What Big Pharma’s $6.6 Billion Spending Spree Means for Your Health

All of this working-from-home stuff is starting to get funny.

Just this week, a major news anchor was reporting from his home office when the camera revealed something quite stunning. The man had no pants on.

All was well until he pushed his chair back a bit. That’s when hundreds of thousands of viewers realized that, despite the fancy jacket and tie, well, it was all a bit of a cover-up.

It’s that idea that takes me to a study from 2009 by a group called Fairness and Accuracy in Reporting. It’s a study that illustrates why my team and I get up each morning to write to you with a different take on things.

And, yes, we put on our pants.

The group found that every major media outlet, with the exception of CBS, shares at least one board member with a major drug company.

It explains a lot…

Mixed Messages

It explains why major drug recalls hardly ever make the headlines. It explains why the coronavirus coverage is a flat-out biased mess. And, perhaps most curious, it explains why 3 out of 4 commercial breaks include at least one drug ad.

It’s the last one that raises the most eyebrows.

After all, if we need a prescription to get the oh-so-useful drugs in those ads… why are the ads targeted at consumers and not doctors?

The answer reveals a lot about the shape of healthcare in America.

To understand what’s happening, you must understand who the biggest players are in this $6.6-billion-a-year spending spree.

You’ve heard the names before…

  • Humira – An arthritis and psoriasis reliever
  • Lyrica – Aimed at diabetic pain management and fibromyalgia patients
  • Viagra – Do I need to explain?
  • Cialis – Viagra’s stiffest competition
  • Chantix – Helps folks stop smoking (with some proven nasty psychological side effects)
  • Latuda – Initially approved in 2010 to treat schizophrenia – in 2013 it was approved to advertise its benefits for bipolar depression.

And here’s the scariest part…

Combined, the average American sees 16 hours’ worth of ads touting these sorts of drugs each year. That’s an insane figure when we consider the fact that it’s about 16 times more than we spend actually consulting with our primary care doc each year.

That’s exactly the way Big Pharma likes it.

It knows that a third – an insanely high number – of all patients will view these ads and then discuss them with their doc when they finally get some face time.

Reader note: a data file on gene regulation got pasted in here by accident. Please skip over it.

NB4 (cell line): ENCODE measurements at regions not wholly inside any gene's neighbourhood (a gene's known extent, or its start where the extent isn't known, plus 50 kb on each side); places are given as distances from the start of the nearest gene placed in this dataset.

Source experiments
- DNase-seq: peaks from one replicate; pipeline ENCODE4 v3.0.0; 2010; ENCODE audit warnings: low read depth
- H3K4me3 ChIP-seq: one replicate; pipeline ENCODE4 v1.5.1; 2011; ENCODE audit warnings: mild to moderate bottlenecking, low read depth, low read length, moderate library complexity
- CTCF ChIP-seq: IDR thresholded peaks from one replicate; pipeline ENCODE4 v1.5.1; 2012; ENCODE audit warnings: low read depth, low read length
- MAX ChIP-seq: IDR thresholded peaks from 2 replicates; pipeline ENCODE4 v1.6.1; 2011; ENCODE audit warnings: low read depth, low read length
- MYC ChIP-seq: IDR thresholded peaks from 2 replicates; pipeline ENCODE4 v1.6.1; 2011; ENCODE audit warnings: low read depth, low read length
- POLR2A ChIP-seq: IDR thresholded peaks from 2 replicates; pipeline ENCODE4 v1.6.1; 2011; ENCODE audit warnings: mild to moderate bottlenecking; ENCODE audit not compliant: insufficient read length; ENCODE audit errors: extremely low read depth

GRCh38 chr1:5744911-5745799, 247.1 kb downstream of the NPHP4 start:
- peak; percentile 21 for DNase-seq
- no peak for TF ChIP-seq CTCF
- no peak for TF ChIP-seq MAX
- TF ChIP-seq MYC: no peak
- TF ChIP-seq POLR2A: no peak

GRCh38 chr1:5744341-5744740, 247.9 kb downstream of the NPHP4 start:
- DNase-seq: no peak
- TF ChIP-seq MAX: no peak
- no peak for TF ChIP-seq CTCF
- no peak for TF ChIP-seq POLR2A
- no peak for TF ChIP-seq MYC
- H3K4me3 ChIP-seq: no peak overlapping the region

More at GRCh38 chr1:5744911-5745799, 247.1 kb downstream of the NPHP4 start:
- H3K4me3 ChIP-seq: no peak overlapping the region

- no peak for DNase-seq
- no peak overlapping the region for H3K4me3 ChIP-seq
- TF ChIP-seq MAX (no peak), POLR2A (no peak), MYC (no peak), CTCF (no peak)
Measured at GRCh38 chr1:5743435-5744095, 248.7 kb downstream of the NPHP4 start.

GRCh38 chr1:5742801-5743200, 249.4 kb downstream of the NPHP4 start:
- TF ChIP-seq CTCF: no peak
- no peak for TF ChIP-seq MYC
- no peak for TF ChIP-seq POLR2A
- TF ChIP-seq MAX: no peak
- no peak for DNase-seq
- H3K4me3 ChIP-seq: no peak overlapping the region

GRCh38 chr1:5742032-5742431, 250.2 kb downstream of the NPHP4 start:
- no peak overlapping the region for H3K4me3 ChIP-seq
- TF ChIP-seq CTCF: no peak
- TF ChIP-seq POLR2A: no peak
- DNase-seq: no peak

It’s why we don’t see ads for antibiotics, generics or, the key to it all, drugs that will truly save our lives.

For the most part, the drugs we see on TV are “first world” drugs. They make our date nights end better… relieve itchy skin or pain in our joints… and, one of my all-time favorites, relieve the constipation caused by taking too many drugs (talk about a marketer’s dream come true.)

“Hmmm, Maybe I Am Sick”

In other words, these drugs are specifically not aimed at your doctor.

They’re aimed at you… and the innate human instinct to ponder if life couldn’t be just a little bit better.

The folks behind them know that with the right imagery, the right soundtrack and the perfect promise, folks will ask their doctor for a prescription, and, if he says no, most folks will shop around until they find a doc who says yes.

Until a drug that treated it came along, some toenail fungus wasn’t given much thought… We thought being unhappy or anxious was just a normal part of life and a symptom of problems elsewhere. But now drugs that treat those ailments are in high demand.

Did the problems get worse… or did the marketing get better?

You know the answer.

If you don’t, I’ll leave you with one scary fact.

The only time you’re likely to see fewer drug ads is during a major election year like this one, when politicians dig deep in donor wallets to buy up all the prime spots.

Researchers at Northwestern University found that political ads displace spots for some popular drugs by an average of about 14%. Digging deeper, the study revealed prescriptions for these products fell significantly in the wake of what it called “political shock.”

It proves that many Americans are taking drugs only because the TV told them to.

And, worse, it proves that politics truly are bad for our health.

It’s yet one more reason to turn off your TV.

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